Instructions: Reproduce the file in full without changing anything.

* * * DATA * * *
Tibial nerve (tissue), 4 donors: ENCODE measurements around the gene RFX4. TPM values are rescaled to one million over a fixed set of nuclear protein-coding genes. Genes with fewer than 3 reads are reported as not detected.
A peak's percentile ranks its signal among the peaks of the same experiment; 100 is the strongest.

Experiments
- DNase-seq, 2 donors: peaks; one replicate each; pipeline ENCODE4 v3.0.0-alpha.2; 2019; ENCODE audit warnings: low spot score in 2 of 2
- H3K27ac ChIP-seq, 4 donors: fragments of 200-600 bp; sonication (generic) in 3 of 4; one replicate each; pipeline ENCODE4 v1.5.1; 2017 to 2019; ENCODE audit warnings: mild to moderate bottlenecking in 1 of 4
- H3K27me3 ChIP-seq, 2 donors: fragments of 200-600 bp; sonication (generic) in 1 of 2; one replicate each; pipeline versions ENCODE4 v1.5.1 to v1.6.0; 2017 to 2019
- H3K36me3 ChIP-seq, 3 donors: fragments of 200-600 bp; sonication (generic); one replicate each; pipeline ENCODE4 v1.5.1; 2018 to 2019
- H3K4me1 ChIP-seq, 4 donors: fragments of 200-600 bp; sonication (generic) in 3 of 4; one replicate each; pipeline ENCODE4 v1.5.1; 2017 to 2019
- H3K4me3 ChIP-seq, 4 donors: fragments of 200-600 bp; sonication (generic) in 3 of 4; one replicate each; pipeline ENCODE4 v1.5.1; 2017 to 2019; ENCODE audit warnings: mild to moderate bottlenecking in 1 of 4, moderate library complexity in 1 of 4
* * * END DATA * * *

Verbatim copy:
Tibial nerve (tissue), 4 donors: ENCODE measurements around the gene RFX4. TPM values are rescaled to one million over a fixed set of nuclear protein-coding genes. Genes with fewer than 3 reads are reported as not detected.
A peak's percentile ranks its signal among the peaks of the same experiment; 100 is the strongest.

Experiments
- DNase-seq, 2 donors: peaks; one replicate each; pipeline ENCODE4 v3.0.0-alpha.2; 2019; ENCODE audit warnings: low spot score in 2 of 2
- H3K27ac ChIP-seq, 4 donors: fragments of 200-600 bp; sonication (generic) in 3 of 4; one replicate each; pipeline ENCODE4 v1.5.1; 2017 to 2019; ENCODE audit warnings: mild to moderate bottlenecking in 1 of 4
- H3K27me3 ChIP-seq, 2 donors: fragments of 200-600 bp; sonication (generic) in 1 of 2; one replicate each; pipeline versions ENCODE4 v1.5.1 to v1.6.0; 2017 to 2019
- H3K36me3 ChIP-seq, 3 donors: fragments of 200-600 bp; sonication (generic); one replicate each; pipeline ENCODE4 v1.5.1; 2018 to 2019
- H3K4me1 ChIP-seq, 4 donors: fragments of 200-600 bp; sonication (generic) in 3 of 4; one replicate each; pipeline ENCODE4 v1.5.1; 2017 to 2019
- H3K4me3 ChIP-seq, 4 donors: fragments of 200-600 bp; sonication (generic) in 3 of 4; one replicate each; pipeline ENCODE4 v1.5.1; 2017 to 2019; ENCODE audit warnings: mild to moderate bottlenecking in 1 of 4, moderate library complexity in 1 of 4